Hamlet, the hero in Shakespeare’s dramatic tragedy of the same name, goes to great lengths to establish the absolute guilt of King Claudius – and then appears to blow it all. He hesitates at the prayer scene when the king could easily be dispatched. Let’s discuss this problem of hesitation or indecision on the part of the protagonist.
In “Acts III and IV: Problems of Text and Staging” Ruth Nevo explains how the protagonist is “confounded” in both the prayer scene and the closet scene:
In the prayer scene and the closet scene his [Hamlet’s] devices are overthrown. His mastery is confounded by the inherent liability of human reason to jump to conclusions, to fail to distinguish seeming from being. He, of all people, is trapped in the fatal deceptive maze of appearances that is the phenomenal world. Never perhaps has the mind’s finitude been better dramatized than in the prayer scene and in the closet scene. Another motto of the Player King is marvelously fulfilled in the nexus of ironies which constitutes the plays peripateia: “Our thoughts are ours, their ends none of our own.” In the sequence of events following Hamlet’s elation at the success of the Mousetrap, and culminating in the death of Polonius, all things are the opposite of what they seem, and action achieves the reverse of what was intended. Here in the play’s peripeteia is enacted Hamlet’s fatal error, his fatal misjudgment, which constitutes the crisis of the action, and is the directly precipitating cause of his own death, seven other deaths, and Ophelia’s madness. (52)
David Bevington, in the Introduction to Twentieth Century Interpretations of Hamlet, eliminates some possible reasons …
… middle of paper …
…ilm, Television and Audio Performance. Rutherford, NJ: Fairleigh Dickinson Univ. P., 1988.
Levin, Harry. General Introduction. The Riverside Shakespeare. Ed. G. Blakemore Evans. Boston: Houghton Mifflin Co., 1974.
Nevo, Ruth. “Acts III and IV: Problems of Text and Staging.” Modern Critical Interpretations: Hamlet. Ed. Harold Bloom. New York: Chelsea House Publishers, 1986. Rpt. from Tragic Form in Shakespeare. N.p.: Princeton University Press, 1972.
Shakespeare, William. The Tragedy of Hamlet, Prince of Denmark. Massachusetts Institute of Technology. 1995. http://www.chemicool.com/Shakespeare/hamlet/full.html
West, Rebecca. “A Court and World Infected by the Disease of Corruption.” Readings on Hamlet. Ed. Don Nardo. San Diego: Greenhaven Press, 1999. Rpt. from The Court and the Castle. New Haven, CT: Yale University Press, 1957.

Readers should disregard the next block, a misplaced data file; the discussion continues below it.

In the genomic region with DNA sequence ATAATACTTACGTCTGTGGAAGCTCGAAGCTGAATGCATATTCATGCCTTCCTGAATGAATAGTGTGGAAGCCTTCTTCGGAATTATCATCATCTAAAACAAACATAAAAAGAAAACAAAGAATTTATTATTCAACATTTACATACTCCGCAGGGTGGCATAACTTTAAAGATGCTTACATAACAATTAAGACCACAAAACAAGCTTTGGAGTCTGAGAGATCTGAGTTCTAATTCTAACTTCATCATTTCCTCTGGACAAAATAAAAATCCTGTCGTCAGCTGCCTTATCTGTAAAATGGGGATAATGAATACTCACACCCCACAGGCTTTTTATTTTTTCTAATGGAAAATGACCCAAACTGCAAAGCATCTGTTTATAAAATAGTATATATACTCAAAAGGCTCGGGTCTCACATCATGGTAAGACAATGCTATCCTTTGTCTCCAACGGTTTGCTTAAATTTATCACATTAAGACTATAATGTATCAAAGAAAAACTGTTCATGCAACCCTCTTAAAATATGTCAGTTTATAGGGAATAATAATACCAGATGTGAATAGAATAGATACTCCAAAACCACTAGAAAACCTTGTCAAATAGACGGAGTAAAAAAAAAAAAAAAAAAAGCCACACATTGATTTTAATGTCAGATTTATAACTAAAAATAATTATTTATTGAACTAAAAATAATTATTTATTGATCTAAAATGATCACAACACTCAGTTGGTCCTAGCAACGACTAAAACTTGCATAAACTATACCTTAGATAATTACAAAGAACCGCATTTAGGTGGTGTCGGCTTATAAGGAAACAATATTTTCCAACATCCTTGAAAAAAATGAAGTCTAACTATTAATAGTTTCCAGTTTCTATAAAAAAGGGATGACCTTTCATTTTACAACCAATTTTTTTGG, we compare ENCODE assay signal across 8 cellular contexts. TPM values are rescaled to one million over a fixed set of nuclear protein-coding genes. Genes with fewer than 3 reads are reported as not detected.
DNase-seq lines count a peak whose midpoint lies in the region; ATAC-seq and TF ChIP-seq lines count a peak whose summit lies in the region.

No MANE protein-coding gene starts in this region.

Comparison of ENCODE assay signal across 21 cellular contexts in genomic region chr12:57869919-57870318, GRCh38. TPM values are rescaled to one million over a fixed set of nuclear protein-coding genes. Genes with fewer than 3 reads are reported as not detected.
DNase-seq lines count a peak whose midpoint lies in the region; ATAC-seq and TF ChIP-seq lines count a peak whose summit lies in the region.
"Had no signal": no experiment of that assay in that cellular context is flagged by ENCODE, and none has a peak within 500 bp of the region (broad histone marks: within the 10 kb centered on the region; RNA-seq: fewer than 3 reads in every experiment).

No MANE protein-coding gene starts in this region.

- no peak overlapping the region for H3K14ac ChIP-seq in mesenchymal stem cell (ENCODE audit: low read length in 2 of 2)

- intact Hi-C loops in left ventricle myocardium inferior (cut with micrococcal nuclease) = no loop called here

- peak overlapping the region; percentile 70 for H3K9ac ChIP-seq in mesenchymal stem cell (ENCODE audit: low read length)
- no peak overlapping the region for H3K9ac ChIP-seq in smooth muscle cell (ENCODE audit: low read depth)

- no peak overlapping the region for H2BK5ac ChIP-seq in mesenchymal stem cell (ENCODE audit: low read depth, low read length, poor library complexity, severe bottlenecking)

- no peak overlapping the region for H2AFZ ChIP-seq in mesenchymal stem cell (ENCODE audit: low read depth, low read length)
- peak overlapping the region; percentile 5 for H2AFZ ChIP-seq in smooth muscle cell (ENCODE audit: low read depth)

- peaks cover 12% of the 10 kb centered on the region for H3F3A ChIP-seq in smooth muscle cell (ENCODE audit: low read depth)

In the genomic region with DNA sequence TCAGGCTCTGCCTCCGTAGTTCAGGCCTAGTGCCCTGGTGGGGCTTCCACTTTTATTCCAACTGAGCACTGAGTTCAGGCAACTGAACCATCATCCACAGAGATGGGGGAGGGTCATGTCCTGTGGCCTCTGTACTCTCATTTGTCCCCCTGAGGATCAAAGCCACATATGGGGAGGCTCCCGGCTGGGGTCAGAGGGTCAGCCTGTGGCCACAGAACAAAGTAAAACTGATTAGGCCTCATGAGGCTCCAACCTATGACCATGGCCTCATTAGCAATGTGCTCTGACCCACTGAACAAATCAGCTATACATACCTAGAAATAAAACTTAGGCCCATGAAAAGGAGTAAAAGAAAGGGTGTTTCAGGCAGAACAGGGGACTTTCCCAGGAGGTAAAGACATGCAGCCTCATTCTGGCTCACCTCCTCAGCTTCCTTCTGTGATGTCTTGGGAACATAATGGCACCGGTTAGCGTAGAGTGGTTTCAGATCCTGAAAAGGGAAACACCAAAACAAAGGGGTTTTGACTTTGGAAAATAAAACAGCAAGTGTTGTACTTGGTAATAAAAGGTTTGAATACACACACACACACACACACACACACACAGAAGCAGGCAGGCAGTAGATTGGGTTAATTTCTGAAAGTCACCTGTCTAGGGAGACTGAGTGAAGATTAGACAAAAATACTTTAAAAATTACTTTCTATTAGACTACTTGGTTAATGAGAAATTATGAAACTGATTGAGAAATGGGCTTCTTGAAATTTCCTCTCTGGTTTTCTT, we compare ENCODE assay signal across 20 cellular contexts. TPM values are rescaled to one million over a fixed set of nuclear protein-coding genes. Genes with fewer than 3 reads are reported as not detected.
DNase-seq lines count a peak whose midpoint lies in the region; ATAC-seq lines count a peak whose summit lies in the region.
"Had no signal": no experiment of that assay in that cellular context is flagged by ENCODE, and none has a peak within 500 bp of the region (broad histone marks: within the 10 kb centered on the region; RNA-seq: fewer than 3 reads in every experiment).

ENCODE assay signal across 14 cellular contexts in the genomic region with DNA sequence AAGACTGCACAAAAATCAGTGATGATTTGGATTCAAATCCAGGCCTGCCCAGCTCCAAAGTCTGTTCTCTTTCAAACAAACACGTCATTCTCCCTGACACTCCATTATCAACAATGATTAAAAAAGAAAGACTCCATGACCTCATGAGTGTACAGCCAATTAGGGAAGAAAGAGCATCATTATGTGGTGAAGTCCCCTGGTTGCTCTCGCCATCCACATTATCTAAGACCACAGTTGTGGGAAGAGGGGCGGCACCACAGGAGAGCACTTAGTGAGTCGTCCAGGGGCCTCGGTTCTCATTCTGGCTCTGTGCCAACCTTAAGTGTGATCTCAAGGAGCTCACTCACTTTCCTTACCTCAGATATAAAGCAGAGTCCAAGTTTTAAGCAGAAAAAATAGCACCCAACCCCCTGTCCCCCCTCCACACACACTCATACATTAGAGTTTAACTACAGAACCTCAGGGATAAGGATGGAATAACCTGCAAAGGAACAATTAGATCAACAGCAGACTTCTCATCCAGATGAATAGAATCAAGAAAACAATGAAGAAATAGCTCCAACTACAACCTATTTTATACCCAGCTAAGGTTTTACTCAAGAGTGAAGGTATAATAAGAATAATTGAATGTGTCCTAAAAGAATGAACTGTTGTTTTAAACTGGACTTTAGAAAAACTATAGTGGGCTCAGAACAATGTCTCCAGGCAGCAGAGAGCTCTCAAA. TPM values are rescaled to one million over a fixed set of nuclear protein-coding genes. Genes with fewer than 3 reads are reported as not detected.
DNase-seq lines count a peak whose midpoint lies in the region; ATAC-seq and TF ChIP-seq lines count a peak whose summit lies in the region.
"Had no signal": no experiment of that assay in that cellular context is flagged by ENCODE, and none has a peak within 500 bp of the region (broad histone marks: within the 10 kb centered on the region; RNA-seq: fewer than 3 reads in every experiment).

Relinquishment of Free Will in The Birthmark and Carnal Knowledge
In literature it is common to find main characters that display unusual strength or might. Rarely are major literary characters (with the exception of villains) weak figures. Authors typically create strong roles for their protagonists. This is not the case, however, in the short stories “Carnal Knowledge” by T. Coraghessan Boyle and “The Birthmark” by Nathaniel Hawthorne. The narrator of “Carnal Knowledge,” Jim, and one main character in “The Birthmark,” Georgiana, have few outward similarities. They are both slaves by choice, though, willing to ignore their own desires and submerge themselves in another person’s will.
On the surface, “The Birthmark” and “Carnal Knowledge” have little in common. One is the story of a man taken in by a young girl’s passion for animal rights, the other is the story of a mad scientist whose obsession for perfection results in the death of his wife. Jim and Georgiana are drastically different characters. He is the typical “ordinary guy” who has a boring job and a mediocre social life. He is just waiting for someone to come along and spice things up. Georgiana is a young beauty and a devoted wife. Neither of them are particularly extraordinary, and they are not related in any obvious way.
Despite the major exterior differences, however, there is a strong correlation between the characters of Jim and Georgiana. Both are relatively weak people who allow another person to direct, dominate, and exploit them. In both cases this willingness to submit to a will other than their own is based on some incarnation of love or lust. Jim is immediately attracted to Alena, and that attraction grows into an addiction to the exciting life she leads. In the midst of his narrative he reflects on his feelin…
… middle of paper …
…Knowledge” are entirely dissimilar stories, the connections between the characters in them and the situations they find themselves due to their mutual frailty are unmistakable. Jim and Georgiana both allow another person to control them, and they justify that choice with emotional devotion. Both stories describe how this voluntary relinquishment of free will results in misfortune and unhappiness. The use of weak characters in major roles allows the authors to illustrate the dangers of putting oneself in such a position.
Boyle, T. Coraghessan. “Carnal Knowledge.” The Compact Bedford Introduction to Literature. Ed. Michael Meyer. 5th ed. Boston: Bedford/St. Martin’s, 2000. 242-255.
Hawthorne, Nathaniel. “The Birthmark.” The Compact Bedford Introduction to Literature. Ed. Michael Meyer. 5th ed. Boston: Bedford/St. Martin’s, 2000. 277-288.